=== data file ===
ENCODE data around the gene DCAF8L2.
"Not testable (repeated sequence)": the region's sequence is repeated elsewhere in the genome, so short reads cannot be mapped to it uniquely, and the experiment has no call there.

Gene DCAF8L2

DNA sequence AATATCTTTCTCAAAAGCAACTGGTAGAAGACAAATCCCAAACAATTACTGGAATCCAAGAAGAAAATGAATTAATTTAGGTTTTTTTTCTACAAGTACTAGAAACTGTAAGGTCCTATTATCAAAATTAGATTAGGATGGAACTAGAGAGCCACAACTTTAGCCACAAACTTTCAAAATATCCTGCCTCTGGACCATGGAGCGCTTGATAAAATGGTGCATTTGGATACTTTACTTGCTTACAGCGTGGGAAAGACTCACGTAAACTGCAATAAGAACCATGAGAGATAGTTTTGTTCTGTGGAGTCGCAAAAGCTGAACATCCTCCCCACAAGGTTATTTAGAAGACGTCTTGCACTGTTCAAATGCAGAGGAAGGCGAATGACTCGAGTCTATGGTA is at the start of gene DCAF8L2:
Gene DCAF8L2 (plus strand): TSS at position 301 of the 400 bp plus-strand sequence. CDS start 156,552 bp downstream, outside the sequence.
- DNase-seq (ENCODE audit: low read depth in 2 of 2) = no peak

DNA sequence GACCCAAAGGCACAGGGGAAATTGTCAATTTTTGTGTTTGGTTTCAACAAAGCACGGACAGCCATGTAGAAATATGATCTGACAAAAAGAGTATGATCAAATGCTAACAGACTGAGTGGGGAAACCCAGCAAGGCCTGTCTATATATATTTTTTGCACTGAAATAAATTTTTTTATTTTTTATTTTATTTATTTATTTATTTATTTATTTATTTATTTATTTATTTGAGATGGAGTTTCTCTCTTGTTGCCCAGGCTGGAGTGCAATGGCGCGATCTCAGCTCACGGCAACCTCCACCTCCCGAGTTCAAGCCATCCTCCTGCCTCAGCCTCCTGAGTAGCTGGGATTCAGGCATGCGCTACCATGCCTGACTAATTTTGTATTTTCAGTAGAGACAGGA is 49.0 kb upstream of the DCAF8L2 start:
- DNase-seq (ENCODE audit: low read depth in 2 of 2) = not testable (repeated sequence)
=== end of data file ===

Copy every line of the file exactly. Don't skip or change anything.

ENCODE data around the gene DCAF8L2.
"Not testable (repeated sequence)": the region's sequence is repeated elsewhere in the genome, so short reads cannot be mapped to it uniquely, and the experiment has no call there.

Gene DCAF8L2

DNA sequence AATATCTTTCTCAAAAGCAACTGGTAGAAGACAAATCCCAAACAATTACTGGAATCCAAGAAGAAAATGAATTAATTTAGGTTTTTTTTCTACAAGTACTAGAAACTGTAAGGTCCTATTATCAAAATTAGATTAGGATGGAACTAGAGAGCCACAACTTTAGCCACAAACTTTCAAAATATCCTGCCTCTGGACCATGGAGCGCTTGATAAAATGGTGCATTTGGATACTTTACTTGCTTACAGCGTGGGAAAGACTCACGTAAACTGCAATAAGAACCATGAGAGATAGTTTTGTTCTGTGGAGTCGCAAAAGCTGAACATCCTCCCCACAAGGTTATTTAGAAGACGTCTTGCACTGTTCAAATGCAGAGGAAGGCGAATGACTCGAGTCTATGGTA is at the start of gene DCAF8L2:
Gene DCAF8L2 (plus strand): TSS at position 301 of the 400 bp plus-strand sequence. CDS start 156,552 bp downstream, outside the sequence.
- DNase-seq (ENCODE audit: low read depth in 2 of 2) = no peak

DNA sequence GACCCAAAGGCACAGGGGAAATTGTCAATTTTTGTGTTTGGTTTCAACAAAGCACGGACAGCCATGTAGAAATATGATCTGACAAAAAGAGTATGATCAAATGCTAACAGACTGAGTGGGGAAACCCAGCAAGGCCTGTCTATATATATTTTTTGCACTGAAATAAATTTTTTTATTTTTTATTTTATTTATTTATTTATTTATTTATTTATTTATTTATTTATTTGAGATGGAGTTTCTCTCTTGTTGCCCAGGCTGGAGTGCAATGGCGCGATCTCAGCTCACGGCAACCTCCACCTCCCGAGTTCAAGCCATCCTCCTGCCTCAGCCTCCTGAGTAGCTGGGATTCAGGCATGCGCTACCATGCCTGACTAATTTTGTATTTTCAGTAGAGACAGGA is 49.0 kb upstream of the DCAF8L2 start:
- DNase-seq (ENCODE audit: low read depth in 2 of 2) = not testable (repeated sequence)